Microsoft to cut off access to Bing search index data

Microsoft to cut off access to Bing search index data

According to people familiar with the dispute, Microsoft Corp. is about to cut off access to its internet-search data, which it licenses to rival search engines if they don't stop using it as the basis for their own artificial intelligence chat products.

The software maker licenses the data in its Bing search index - a map of the internet that can be scanned in real time - to other companies that offer web search, such as Apollo Global Management Inc.'s Yahoo and DuckDuckGo. In February Microsoft added a cousin of ChatGPT, OpenAI's AI-powered chat technology, into Bing.

Rivals started to roll out their own AI chatbots due to the buzz around the buzzy technology. This week, Alphabet Inc. released Bard, its conversational AI product. DuckAssist, a search engine that emphasizes privacy, has introduced DuckAssist, a feature that uses artificial intelligence to summarize answers to search queries. and Neeva Inc., two newer search engines that debuted in 2021, have also debuted AI-powered search services, YouChat and NeevaAI.

These search chatbots aim to combine the conversational skills of ChatGPT with the information provided by a conventional search engine. DuckDuckGo, and Neeva s regular search engines use Bing to provide some of their information because indexing the entire web is costly because it requires servers to hold data and a constant crawl of the internet to incorporate updates. It would be a bit complicated and pricey to get together that data for a search chatbot.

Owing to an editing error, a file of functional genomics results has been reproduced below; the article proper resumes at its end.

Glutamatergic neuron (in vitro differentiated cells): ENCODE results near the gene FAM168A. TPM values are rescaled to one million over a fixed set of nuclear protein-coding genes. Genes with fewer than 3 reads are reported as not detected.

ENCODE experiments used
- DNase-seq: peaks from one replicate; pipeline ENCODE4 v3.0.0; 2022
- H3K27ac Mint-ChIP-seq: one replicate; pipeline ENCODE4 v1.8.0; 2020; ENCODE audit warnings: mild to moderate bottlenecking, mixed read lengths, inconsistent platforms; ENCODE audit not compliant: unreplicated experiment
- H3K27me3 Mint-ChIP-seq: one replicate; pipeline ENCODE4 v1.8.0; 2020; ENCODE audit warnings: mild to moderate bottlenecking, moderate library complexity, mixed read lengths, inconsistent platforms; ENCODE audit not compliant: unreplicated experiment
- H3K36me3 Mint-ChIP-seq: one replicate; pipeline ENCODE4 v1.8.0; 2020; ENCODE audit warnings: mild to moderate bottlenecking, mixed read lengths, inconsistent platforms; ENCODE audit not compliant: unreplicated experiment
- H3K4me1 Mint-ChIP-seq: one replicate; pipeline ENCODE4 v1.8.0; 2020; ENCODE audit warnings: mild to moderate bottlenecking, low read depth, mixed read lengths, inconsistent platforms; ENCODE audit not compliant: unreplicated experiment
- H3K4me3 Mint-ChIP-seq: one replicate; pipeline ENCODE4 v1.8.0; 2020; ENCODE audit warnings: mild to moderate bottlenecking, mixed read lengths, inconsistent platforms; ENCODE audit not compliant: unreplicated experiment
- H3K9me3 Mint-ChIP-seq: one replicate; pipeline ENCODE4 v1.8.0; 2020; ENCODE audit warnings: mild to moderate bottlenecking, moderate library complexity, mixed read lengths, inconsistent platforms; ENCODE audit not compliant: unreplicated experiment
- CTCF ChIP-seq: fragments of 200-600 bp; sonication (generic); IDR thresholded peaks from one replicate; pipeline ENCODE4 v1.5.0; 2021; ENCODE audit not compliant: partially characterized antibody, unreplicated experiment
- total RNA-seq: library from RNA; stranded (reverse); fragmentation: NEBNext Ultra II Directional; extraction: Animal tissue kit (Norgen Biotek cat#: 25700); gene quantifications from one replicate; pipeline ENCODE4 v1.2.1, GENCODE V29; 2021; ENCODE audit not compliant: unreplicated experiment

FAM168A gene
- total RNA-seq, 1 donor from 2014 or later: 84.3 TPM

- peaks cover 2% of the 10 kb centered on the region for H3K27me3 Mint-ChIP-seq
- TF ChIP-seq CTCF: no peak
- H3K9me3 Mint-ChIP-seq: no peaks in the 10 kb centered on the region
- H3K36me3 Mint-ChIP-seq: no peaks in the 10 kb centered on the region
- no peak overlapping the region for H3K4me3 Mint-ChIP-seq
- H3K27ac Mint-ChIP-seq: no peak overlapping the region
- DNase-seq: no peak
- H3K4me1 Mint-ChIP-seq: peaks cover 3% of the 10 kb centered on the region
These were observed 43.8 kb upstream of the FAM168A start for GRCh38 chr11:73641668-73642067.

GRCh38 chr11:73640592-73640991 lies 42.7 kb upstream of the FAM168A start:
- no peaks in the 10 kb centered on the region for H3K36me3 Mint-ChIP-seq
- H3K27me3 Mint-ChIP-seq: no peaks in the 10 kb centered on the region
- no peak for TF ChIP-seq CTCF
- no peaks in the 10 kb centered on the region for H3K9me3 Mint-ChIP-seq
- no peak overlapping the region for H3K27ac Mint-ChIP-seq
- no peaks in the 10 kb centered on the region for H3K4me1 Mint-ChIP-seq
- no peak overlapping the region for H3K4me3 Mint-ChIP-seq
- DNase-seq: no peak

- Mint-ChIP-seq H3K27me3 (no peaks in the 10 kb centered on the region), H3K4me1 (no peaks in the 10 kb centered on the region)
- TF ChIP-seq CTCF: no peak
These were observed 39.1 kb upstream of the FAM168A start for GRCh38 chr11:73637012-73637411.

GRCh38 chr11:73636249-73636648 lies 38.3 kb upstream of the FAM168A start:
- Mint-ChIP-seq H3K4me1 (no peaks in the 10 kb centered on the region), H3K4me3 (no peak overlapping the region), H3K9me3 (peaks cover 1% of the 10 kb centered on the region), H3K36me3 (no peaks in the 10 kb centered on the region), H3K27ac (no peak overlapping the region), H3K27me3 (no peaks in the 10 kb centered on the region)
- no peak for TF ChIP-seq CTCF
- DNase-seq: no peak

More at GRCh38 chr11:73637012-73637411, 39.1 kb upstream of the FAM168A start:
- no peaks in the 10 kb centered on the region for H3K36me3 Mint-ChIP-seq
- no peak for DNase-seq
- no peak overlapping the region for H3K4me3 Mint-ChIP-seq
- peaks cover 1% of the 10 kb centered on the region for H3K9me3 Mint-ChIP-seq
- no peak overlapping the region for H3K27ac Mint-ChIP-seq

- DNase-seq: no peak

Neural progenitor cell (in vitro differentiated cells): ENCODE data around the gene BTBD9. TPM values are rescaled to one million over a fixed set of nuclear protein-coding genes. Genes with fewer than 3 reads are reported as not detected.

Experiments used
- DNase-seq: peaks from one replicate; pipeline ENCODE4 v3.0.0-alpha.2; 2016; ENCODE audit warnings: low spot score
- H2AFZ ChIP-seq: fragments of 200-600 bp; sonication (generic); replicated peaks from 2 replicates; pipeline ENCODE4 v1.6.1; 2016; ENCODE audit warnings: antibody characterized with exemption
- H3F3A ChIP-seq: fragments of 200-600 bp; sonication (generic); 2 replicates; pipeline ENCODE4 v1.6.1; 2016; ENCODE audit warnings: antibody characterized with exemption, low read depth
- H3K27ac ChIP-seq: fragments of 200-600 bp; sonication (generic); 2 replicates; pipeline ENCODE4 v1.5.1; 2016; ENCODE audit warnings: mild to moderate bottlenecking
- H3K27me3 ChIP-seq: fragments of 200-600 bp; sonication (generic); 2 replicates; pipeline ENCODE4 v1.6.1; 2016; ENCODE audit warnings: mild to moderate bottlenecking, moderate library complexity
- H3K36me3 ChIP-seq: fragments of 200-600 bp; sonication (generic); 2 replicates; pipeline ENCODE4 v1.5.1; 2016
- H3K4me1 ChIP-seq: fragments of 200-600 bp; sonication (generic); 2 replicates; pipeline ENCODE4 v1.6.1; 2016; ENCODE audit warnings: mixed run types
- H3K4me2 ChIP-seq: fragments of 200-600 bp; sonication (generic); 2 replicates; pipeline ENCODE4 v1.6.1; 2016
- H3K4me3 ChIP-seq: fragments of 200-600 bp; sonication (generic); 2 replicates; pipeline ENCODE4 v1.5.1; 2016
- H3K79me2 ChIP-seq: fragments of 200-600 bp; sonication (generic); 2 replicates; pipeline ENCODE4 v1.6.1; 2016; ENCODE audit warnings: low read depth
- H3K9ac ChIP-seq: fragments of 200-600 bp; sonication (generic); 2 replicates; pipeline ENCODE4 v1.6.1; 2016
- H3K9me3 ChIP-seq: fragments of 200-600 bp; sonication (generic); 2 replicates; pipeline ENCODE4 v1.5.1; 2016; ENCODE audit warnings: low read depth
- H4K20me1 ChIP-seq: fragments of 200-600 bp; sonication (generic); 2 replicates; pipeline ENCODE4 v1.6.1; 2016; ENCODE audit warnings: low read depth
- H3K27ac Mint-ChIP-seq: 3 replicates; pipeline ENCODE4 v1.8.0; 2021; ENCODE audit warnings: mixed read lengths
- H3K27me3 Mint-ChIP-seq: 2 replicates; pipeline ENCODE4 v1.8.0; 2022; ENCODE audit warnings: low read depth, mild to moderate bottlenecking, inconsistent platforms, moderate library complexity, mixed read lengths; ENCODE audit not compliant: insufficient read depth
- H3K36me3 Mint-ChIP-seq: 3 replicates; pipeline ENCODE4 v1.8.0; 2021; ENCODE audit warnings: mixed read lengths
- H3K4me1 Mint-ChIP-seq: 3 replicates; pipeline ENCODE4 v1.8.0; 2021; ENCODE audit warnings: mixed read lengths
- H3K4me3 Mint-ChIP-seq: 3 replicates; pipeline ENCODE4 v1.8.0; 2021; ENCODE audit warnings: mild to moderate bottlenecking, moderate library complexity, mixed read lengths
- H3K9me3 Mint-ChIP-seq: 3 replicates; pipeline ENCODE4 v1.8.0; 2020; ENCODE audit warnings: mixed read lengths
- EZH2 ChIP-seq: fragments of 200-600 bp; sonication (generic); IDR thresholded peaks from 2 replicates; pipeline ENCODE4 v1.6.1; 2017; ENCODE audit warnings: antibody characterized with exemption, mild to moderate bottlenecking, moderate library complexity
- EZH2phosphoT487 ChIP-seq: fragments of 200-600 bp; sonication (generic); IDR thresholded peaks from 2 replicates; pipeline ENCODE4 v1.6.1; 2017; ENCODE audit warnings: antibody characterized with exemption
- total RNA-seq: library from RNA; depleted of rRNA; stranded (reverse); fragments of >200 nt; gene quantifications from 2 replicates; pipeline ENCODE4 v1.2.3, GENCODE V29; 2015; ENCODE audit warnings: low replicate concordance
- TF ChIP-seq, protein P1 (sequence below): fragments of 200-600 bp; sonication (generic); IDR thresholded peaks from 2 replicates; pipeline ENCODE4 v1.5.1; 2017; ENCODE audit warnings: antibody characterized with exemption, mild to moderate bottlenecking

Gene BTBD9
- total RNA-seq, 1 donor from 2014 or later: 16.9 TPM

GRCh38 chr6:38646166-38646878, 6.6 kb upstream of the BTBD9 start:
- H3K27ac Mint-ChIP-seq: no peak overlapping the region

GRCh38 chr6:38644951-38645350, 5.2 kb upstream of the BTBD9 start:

Microsoft told at least two customers that using its Bing search index to feed AI chat tools is in violation of the terms of their contract, according to people who spoke anonymously because they were talking about a confidential dispute. The licenses that allow access to its search index will be removed from the Redmond, Washington-based tech company, the people said.

Microsoft didn't have an immediate comment.

If they were cut off from Microsoft's index, smaller search engines would have a hard time finding an alternative. Microsoft and Google are the only two companies that index the entire web, and Google's limitations on the use of its index have led nearly all other search engines to use Bing.

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